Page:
Dr Thomas Grisaffi is a visiting fellow in the Department of Anthropology.
The past two years mark a watershed in the evolution of global drug policy. Latin American leaders have broken with the US imposed ‘War on Drugs’ and have advanced alternative strategies aimed at reducing the harms associated with drug consumption and trafficking. A growing body of evidence suggests that these alternative approaches may well prove to be more effective at addressing the drug problem in the long term.
In the early 1980s President Ronald Regan described illicit drugs as a ‘threat to national security’ and took the battle to source regions. Over the past thirty years the United States has channeled billions of dollars to Latin American military and police forces to enable them to undertake counter-narcotics operations, including the eradication of illicit crops (including opium poppy, marijuana and coca leaf ), law enforcement, and the interdiction of drug shipments. Supply side enforcements intended to reduce the amount of drugs on US streets, however on this score the strategy has clearly failed. Research indicates that the supply of drugs to the US remains as robust as ever. The fact is that the supply side of the market remains flexible; when illicit crops are eradicated, production moves to a different region; drug traffickers are arrested but they are soon replaced, and when trafficking routes are disrupted, they simply shift elsewhere.
Historically the US has dictated the terms of the ‘War on Drugs’ and has used its political and economic might to crush any debate on alternatives. However, current and former Latin American leaders have recently broken this taboo. The hemisphere’s leaders have expressed dissatisfaction with prohibitionist policies and the militarized supply focused approach, which they argue has fueled violence, crime, corruption and instability throughout the region.
Latin American leaders argue that any long-term solution has to focus on the structural roots of drug consumption, production and trafficking, such as unemployment, social exclusion, extreme poverty and weak institutions. The critical moment came in April 2012 when, at the Organization of American States (OAS) summit, sitting presidents including Guatemala’s Otto Pérez Molina, Colombia’s Juan Manuel Santos, Costa Rica’s Laura Chinchilla and Mexico’s Felipe Calderon, questioned the sense of continuing with full-scale prohibition. They declared that all possibilities must be on the table, including the creation of legal, regulated markets for narcotic substances.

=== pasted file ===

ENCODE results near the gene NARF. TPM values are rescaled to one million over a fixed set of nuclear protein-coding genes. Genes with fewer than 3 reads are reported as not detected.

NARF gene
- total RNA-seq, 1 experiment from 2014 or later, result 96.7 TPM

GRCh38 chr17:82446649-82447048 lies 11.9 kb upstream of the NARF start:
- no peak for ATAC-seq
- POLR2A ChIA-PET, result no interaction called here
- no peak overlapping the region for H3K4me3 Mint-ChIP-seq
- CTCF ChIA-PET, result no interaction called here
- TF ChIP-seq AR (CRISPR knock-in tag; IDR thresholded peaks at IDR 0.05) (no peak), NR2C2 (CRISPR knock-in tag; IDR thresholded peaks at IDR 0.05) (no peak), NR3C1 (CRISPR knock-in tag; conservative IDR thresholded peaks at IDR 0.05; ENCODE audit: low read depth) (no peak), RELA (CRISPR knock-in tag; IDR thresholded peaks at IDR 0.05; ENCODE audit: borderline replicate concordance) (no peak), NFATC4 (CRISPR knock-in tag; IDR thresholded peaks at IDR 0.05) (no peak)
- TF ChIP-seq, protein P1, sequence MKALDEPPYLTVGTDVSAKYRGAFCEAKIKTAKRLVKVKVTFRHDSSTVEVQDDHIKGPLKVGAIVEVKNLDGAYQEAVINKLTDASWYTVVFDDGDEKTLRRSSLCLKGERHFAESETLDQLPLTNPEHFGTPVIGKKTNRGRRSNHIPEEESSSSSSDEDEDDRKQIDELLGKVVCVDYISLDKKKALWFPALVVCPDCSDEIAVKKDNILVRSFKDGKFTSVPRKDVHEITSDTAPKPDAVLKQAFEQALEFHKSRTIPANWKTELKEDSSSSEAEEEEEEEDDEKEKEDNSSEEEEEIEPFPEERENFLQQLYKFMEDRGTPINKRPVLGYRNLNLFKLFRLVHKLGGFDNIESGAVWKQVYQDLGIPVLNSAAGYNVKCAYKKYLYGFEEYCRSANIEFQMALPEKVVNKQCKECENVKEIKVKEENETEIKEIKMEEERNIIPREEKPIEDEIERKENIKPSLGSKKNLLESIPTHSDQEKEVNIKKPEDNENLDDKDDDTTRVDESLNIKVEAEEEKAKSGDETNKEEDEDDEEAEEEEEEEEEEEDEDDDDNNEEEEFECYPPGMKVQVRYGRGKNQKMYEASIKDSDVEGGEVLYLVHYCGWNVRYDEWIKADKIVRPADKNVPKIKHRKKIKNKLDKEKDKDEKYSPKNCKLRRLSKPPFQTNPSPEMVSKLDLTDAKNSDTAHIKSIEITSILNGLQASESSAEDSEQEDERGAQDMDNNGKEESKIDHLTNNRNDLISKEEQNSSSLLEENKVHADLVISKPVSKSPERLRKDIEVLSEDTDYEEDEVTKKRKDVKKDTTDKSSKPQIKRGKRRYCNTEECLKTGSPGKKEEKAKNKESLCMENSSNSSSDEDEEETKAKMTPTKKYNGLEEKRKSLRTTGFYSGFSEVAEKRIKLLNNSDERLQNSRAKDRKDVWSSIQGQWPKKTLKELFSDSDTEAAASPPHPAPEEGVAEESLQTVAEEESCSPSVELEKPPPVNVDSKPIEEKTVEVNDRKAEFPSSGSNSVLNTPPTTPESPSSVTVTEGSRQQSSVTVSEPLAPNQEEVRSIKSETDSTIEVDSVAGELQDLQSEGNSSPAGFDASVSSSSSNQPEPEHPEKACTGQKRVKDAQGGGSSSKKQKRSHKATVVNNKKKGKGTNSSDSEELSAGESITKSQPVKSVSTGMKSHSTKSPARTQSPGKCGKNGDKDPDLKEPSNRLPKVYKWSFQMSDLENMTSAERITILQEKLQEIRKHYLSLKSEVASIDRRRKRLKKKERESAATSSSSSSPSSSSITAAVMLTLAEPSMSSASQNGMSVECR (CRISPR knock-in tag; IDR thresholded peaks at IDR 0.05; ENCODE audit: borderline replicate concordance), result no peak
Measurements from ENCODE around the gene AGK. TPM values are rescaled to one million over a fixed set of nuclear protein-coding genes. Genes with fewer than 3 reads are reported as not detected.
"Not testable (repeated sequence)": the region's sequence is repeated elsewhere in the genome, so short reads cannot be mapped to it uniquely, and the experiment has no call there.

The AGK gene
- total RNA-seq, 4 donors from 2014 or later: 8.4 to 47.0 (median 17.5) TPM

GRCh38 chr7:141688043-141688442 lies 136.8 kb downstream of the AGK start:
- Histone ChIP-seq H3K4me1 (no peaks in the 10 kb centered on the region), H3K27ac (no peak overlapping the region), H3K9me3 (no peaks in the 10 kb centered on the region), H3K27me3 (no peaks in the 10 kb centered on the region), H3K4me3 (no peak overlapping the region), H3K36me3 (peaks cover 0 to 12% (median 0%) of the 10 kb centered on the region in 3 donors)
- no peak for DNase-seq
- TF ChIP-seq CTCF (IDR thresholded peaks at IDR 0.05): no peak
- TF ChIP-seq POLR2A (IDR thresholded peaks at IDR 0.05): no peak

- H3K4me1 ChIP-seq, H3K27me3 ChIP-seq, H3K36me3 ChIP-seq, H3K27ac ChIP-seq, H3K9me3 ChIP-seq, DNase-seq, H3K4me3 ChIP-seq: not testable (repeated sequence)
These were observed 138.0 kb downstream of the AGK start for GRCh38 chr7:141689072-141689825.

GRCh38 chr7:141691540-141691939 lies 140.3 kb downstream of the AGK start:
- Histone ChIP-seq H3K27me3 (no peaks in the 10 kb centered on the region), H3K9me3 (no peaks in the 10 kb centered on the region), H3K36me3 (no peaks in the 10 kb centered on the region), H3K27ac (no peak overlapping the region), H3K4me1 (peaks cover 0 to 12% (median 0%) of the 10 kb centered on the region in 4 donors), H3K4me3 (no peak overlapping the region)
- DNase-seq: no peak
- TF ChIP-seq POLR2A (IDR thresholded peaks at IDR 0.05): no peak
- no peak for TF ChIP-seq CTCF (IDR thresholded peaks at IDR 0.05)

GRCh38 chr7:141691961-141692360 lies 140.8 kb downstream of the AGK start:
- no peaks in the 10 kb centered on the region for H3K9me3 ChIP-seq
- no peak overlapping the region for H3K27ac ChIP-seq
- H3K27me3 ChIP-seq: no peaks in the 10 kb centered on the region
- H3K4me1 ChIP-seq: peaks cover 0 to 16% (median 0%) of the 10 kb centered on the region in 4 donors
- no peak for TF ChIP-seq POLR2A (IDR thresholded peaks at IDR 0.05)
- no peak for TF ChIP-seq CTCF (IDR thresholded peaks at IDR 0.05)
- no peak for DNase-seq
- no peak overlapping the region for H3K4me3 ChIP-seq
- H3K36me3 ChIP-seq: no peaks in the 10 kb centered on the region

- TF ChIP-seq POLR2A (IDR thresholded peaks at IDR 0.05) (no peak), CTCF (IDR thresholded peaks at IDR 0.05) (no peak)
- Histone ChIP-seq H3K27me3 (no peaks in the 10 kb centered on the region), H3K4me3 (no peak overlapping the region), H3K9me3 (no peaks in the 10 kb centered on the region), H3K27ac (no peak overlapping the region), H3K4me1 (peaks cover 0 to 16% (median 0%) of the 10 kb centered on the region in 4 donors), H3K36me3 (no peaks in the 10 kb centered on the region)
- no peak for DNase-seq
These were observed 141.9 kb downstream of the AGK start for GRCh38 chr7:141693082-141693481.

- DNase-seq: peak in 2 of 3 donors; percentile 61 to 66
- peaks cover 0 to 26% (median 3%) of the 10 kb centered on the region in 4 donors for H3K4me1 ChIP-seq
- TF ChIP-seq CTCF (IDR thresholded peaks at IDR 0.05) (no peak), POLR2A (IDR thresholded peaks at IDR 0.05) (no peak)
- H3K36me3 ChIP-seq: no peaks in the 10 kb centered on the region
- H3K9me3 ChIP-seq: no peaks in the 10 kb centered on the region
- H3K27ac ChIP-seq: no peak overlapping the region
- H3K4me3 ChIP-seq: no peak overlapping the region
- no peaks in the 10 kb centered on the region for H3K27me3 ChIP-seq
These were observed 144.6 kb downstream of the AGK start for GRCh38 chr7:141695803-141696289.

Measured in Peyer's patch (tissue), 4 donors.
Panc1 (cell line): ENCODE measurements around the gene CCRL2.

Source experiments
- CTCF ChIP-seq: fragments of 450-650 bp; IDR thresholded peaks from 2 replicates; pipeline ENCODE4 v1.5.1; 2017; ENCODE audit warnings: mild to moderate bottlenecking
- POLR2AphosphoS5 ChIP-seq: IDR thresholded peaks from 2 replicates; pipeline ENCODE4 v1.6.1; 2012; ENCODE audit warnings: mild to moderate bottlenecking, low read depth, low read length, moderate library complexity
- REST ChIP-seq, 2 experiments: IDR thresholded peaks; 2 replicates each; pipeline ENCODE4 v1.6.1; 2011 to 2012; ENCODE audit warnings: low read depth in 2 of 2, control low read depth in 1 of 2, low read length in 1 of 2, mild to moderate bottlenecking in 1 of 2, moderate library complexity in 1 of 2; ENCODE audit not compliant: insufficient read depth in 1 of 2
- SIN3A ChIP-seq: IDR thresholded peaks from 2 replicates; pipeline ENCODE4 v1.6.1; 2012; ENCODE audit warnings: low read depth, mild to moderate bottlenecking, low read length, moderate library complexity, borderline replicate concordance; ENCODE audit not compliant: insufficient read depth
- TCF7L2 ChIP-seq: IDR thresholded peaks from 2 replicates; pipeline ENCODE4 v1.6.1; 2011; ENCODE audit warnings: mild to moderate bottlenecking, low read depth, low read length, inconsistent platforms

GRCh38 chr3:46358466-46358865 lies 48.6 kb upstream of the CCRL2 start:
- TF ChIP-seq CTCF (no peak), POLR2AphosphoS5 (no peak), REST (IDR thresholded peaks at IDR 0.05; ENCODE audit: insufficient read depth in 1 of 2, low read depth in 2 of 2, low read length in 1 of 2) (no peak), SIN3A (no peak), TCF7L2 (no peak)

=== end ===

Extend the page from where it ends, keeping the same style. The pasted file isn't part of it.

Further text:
There are strong arguments in support of the reformist agenda. One of the key points made by Latin American leaders is that prohibition strengthens criminal organisations by handing them control of a lucrative trade (the UN estimates the global drug trade to be worth some $300bn annually). The massive profits derived from the drug trade flow untaxed into criminal hands and have been used to equip private militias (often outgunning state enforcement) and to undermine state institutions through corruption. Some leaders including Perez Molina have argued that the best way to crush the drug mafias is by decriminalizing drugs and therefore denying these organizations their main source of revenue.
The drug trade has undoubtedly had a harmful impact on the region but so have the US-designed responses to it. Research conducted by the Washington Office on Latin America and the Transnational Institute illustrates that the drug-war has undermined democratic practices and opened space for the gross violation of human rights. For example, US imposed anti-drug legislation has led to a dramatic increase in sentences for drug related crimes in Latin America, which has contributed to prison overcrowding. Meanwhile the US emphasis on using Latin America’s military forces to fight internal enemies has generated significant harm; in Bolivia the security forces tasked with carrying out coca eradication missions in the early 2000s killed and seriously wounded scores of peasant activists, torched homesteads and incarcerated and tortured hundreds of people. The Andean Information Network reports that in many cases the members of the security forces responsible for these acts were never brought to justice.
While the debate has only recently got underway some Latin American counties have already advanced new and daring initiatives with the aim to control the production and consumption of drugs. In August this year Uruguay’s congress approved a bill that will allow the sale of cannabis through state-controlled dispensaries. Bolivia has led a battle for the decriminalization of coca leaf and has abandoned militarized coca eradication in preference for a more humane community-based coca control strategy. Mexico, Argentina and Brazil (all of which are experiencing rising domestic drug consumption) are investigating decriminalizing possession of small amounts of drugs for personal use and increasing investment in harm reduction programs. Even in the United States grassroots initiatives are challenging the status quo, for example Washington State and Colorado recently voted to legalize the production, distribution and possession of marijuana.
Whether Latin American leaders will be able to forge a new consensus in time for the 2016 UN special session on drug control remains to be seen. It is worth remembering, however, that drug policy has taken many different forms since international control efforts began in 1909, and so there is no reason to assume that the current prohibitionist policies will prevail.
A longer version of this piece appears in South America, Central America and the Caribbean 2014, to be published by Routledge in October 2013.